One way or another, people are unequivocally the key to a successful business acquisition. In the Recruitment industry this premise holds as strongly as in any industry. It is people who have the critical relationships, are central to the business transactions and who, together, form the culture of any organisation. However, it is the leadership of the organisation that galvanise these things together.
During a business acquisition the actions of the organisational leaders can dictate the success or failure of the venture. Integrating a newly acquired business almost always means aligning different cultures and approaches; "the way things are done around here". The greater the frequency and magnitude of change that is occurring the more important leadership becomes. It can become a "make or break function". What leaders do during mergers and acquisitions has a significant effect on how employees of both companies react and promote a sense of common unity and purpose.
Organisations that have a high degree of leadership visibility and involvement during the M & A process are well on the way to a successful outcome. Leaders set priorities and create the positive business momentum and discipline required during M & A transactions and post- merger integration.
Some mergers or acquisitions are highly time-consuming and can de-focus the attention of key staff. Leaders whose statements and action inspire a shared sense of purpose enable employees to remain engaged on their work during the time of transition and integration. There has to be a business as usual ethos as the process rolls out.
Related: What Can We Learn From Great Leaders
In our experience at HHMC, we believe that there are many senior executives who demonstrate outstanding leadership qualities within the Recruitment Industry in Australia and New Zealand. Those corporate executives, as well as many business owners, have mature, structured approaches to acquisitions and are sensitive to the importance of the cultural differences in organisations they are acquiring and to the value that those differences can bring. We see the success of their approach in the outcomes achieved for all the key stakeholders; the selling vendors, employees on both sides, and shareholders.
Things do go wrong of course and the mistakes are occasionally given some public exposure. Mostly, during the last ten years there has been an ever increasing sophistication in the management of mergers and acquisitions in our domestic markets.
Small Business Leaders
I would like to look at the flip-side of leadership and its impact on selling a recruitment business. The great majority of recruitment firms in Australia and New Zealand are relatively small, certainly defined in the small business category, and led by someone with varying degrees of entrepreneurial flair. These are the attributes that get the business up and running, wins clients, hires staff, pays the bills and produces revenue and profit. There are certainly some outstanding successes and examples of leadership in innovation and enterprise throughout the industry. What happens when businesses that have been led by dominant leaders are up for sale? It means that there are potentially some issues to face.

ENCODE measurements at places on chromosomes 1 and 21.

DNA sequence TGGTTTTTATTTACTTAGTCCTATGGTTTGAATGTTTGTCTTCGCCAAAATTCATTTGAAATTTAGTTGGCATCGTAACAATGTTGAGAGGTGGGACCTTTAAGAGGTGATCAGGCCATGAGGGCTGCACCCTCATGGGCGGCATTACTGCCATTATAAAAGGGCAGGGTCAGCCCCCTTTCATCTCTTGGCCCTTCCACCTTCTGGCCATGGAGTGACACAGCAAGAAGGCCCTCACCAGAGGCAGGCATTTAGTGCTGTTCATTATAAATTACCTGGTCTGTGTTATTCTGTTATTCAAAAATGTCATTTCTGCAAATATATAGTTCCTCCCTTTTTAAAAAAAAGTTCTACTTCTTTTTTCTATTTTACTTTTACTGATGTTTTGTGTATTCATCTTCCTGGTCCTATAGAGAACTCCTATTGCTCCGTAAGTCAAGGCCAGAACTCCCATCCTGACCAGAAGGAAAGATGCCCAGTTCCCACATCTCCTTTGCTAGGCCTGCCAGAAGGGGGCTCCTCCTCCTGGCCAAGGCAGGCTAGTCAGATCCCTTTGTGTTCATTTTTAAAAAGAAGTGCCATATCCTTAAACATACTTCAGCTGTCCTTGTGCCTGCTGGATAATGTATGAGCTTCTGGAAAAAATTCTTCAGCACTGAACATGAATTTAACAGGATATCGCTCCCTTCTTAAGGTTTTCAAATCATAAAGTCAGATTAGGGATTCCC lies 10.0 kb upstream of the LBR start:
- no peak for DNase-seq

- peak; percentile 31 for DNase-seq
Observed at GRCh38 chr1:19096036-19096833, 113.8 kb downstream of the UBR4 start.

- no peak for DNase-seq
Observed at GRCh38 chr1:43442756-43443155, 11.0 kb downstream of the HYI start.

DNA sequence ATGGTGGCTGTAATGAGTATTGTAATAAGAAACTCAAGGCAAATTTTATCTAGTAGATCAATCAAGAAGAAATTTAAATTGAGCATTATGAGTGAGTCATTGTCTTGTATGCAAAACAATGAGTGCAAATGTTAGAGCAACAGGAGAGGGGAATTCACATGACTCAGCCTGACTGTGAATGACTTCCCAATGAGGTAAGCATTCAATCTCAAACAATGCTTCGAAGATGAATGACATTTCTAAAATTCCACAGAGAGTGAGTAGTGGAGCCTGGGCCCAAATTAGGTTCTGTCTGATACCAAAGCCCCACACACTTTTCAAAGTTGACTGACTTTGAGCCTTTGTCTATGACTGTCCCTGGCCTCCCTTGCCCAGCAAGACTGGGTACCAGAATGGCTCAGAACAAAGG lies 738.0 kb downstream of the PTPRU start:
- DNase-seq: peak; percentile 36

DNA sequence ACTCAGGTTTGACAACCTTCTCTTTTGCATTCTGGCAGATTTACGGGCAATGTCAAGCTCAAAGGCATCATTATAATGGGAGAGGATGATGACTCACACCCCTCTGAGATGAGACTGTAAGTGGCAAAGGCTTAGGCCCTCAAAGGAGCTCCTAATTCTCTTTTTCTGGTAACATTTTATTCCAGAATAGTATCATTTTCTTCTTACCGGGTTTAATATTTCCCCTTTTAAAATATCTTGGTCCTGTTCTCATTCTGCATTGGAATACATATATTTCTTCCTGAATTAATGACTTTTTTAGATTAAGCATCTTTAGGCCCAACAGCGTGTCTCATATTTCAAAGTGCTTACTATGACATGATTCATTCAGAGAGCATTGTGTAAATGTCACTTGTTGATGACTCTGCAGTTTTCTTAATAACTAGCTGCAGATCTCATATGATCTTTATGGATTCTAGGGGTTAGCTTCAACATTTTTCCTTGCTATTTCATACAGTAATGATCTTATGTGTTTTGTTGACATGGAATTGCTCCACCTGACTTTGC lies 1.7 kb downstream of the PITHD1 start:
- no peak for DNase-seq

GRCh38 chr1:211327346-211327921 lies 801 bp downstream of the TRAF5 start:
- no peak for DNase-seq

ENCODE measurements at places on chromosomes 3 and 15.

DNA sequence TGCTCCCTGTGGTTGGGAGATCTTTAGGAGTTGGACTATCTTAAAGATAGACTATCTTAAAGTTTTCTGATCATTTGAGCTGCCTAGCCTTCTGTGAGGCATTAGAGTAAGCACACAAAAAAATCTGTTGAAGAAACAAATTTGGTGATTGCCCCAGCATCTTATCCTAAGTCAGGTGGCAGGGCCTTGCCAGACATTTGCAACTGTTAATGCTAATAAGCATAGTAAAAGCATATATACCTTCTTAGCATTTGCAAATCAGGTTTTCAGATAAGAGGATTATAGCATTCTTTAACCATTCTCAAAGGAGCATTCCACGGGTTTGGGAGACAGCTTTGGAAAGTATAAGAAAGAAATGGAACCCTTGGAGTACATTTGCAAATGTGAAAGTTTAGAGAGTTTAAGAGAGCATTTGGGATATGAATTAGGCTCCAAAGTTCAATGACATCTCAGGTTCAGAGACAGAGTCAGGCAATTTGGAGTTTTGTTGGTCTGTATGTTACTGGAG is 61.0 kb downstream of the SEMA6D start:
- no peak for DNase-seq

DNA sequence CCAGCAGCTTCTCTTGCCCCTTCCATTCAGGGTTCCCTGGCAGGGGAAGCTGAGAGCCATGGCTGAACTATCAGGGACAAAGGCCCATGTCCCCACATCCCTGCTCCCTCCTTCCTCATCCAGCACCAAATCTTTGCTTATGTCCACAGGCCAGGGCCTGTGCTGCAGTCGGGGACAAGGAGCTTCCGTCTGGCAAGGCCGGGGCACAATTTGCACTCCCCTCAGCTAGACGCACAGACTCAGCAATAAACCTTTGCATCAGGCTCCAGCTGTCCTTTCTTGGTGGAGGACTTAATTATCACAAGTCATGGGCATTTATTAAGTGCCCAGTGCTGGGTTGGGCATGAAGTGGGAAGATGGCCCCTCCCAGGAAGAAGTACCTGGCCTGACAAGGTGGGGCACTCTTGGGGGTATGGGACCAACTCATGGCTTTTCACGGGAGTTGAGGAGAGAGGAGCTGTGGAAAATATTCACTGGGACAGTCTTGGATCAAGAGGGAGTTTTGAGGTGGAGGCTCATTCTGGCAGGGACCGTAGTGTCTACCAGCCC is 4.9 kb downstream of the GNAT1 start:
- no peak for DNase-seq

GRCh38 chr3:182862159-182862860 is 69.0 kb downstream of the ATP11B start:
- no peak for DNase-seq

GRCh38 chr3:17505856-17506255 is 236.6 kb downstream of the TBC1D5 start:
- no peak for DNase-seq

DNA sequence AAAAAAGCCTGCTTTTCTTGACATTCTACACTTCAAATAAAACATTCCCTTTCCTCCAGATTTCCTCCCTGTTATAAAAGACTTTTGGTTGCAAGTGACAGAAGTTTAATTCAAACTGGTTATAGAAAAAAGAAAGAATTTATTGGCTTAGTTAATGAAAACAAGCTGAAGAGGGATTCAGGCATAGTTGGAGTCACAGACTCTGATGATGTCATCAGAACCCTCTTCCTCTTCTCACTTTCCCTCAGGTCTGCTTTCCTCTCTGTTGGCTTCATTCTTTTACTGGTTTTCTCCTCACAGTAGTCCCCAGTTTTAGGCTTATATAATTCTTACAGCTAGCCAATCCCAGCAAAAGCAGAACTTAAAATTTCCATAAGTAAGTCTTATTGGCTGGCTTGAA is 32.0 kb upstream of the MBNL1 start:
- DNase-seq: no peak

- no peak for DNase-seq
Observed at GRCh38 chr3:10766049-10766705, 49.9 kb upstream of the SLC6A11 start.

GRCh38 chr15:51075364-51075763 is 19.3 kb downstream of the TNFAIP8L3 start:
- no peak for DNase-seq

Business owners that continue to be critical to the company's functioning, results and future direction can't easily walk away. The risk to a buyer is that allowing the key person to depart too quickly, even with an earn-out provision, may leave them floundering. Staff may resign or become unsettled, clients depart, profile declines and then it is an acquisition that already looks expensive.
Most SME business owners implicitly understand this but sometimes have trouble removing themselves from some of the key person's activities. They enjoy it and have done for years so it is hard to hand it over and develop others who might not do it quite the same way as them. The problem for them though is when they decide it's time to look for a buyer there may not be one that is prepared to take the risk that the business will be sustainable once they have departed.
Ultimately, it is part of the business leadership cycle to delegate responsibility and authority to others capable of growing the business to new levels. There is nothing wrong with running the business the same way that it has always been, through the efforts, drive and relationships of the owner, just don't expect to be paid as much you may anticipate when you want to sell.
Buyers know that the founders of a business almost always want to move on post-sale in a reasonable timeframe. What they need to know is that there are new leaders in the business who are capable of stepping up and taking the business forward.
Originally Published in Recruitment Extra November 2011